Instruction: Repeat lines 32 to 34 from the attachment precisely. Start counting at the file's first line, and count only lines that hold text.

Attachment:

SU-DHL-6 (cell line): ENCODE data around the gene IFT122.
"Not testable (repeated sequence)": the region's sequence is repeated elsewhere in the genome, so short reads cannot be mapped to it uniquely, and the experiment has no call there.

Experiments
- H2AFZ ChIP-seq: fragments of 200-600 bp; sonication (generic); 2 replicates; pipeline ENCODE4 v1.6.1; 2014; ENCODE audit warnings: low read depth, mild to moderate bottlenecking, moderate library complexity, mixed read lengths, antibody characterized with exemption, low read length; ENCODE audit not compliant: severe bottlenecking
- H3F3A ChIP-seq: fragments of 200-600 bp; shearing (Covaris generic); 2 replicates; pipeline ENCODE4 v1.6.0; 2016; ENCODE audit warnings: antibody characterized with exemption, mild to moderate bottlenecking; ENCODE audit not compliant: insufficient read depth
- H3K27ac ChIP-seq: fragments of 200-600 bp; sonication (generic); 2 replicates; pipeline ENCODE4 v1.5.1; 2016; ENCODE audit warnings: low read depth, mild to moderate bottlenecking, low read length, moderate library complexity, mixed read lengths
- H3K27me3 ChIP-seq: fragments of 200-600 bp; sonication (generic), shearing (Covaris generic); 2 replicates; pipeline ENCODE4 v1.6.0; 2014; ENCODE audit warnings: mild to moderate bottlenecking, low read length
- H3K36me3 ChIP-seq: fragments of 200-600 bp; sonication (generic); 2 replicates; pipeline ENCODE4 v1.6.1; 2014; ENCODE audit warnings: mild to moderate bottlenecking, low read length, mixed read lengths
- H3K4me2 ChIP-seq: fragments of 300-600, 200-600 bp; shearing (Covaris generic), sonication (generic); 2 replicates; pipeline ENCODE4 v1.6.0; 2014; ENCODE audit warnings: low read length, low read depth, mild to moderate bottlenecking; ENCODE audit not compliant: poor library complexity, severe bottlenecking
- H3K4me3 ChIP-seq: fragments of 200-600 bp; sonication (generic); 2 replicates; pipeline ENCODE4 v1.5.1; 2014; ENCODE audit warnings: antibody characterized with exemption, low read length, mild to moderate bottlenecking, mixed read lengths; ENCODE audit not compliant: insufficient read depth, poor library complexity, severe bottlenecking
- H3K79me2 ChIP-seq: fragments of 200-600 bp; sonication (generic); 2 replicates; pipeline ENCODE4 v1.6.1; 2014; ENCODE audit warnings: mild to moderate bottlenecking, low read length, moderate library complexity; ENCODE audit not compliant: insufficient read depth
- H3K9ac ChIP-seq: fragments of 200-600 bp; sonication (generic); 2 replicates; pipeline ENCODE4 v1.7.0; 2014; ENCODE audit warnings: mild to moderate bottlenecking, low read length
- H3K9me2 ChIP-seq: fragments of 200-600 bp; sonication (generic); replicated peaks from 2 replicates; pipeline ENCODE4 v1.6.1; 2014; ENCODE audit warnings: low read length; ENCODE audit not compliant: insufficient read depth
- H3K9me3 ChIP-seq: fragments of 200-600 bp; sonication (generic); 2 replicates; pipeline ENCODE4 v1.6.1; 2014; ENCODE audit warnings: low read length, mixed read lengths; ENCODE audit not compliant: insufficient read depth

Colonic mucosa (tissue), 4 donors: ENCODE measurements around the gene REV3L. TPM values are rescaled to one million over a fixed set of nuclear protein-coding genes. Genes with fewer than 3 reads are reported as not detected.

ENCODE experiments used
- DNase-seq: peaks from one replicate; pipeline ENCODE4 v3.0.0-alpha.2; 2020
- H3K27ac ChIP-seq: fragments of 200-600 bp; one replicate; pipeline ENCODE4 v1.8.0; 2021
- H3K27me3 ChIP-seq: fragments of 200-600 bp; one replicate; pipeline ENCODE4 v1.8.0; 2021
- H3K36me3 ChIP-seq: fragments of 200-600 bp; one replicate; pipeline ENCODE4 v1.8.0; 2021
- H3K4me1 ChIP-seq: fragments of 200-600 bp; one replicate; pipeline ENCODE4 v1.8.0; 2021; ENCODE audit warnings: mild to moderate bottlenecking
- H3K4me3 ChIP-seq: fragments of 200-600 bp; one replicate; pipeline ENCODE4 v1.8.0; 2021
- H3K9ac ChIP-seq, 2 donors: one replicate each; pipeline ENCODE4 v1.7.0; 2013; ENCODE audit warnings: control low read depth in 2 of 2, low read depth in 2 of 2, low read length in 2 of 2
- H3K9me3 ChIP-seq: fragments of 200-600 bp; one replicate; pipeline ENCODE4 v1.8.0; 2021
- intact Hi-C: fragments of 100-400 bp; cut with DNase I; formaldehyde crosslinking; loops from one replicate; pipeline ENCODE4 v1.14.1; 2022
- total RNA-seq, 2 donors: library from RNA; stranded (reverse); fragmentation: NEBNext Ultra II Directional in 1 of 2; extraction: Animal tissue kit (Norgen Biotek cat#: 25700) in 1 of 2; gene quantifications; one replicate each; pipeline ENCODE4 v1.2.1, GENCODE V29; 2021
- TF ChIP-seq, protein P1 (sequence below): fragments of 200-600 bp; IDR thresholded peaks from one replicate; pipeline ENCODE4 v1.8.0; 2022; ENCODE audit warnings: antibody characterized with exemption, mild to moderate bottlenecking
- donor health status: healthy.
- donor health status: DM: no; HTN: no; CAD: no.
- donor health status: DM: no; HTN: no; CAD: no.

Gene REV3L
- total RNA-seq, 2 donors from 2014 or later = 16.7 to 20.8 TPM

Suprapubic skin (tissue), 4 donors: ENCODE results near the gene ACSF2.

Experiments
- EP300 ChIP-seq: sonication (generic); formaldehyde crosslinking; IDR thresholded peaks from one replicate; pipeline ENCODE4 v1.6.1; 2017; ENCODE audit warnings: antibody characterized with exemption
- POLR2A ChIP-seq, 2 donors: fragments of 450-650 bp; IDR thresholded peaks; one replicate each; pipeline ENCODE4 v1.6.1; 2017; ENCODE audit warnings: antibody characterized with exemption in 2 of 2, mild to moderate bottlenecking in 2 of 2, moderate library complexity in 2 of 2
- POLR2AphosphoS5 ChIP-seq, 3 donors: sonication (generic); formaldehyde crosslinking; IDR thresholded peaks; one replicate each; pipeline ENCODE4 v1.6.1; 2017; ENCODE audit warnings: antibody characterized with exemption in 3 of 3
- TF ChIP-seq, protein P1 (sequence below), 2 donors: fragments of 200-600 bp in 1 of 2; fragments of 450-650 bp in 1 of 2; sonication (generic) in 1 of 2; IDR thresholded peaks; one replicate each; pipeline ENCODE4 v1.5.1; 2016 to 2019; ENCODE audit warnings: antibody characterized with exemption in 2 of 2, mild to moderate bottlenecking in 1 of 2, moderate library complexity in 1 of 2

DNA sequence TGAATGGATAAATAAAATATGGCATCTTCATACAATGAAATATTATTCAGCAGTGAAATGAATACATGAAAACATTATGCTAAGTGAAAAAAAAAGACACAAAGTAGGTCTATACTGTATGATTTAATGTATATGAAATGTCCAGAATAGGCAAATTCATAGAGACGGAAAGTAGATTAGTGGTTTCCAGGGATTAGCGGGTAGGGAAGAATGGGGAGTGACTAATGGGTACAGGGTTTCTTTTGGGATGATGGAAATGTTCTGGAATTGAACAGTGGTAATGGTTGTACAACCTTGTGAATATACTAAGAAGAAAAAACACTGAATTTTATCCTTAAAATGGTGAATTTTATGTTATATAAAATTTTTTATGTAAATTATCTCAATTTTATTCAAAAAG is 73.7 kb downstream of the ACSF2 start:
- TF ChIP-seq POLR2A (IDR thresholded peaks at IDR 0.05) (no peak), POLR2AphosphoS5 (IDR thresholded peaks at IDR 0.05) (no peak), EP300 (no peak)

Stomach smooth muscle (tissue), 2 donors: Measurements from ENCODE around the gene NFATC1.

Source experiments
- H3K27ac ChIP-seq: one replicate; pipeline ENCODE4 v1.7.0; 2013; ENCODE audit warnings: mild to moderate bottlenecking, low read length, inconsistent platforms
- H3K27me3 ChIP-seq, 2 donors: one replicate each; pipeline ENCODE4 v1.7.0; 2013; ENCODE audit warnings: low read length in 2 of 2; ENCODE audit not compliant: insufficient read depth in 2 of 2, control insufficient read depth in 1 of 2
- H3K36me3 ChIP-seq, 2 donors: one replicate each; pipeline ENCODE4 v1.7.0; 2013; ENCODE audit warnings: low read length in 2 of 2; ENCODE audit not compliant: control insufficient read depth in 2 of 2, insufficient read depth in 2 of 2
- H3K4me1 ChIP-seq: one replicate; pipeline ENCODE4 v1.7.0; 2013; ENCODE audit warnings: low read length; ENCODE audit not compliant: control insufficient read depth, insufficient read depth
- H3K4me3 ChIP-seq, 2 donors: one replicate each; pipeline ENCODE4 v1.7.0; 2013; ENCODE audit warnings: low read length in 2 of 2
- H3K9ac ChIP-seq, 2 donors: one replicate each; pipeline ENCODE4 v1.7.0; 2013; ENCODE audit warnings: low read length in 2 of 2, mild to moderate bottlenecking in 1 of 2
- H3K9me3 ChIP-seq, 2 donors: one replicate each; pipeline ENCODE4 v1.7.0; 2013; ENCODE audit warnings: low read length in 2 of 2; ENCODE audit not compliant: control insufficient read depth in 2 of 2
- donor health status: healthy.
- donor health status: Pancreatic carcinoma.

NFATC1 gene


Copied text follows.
- total RNA-seq, 2 donors from 2014 or later = 16.7 to 20.8 TPM

Suprapubic skin (tissue), 4 donors: ENCODE results near the gene ACSF2.

Experiments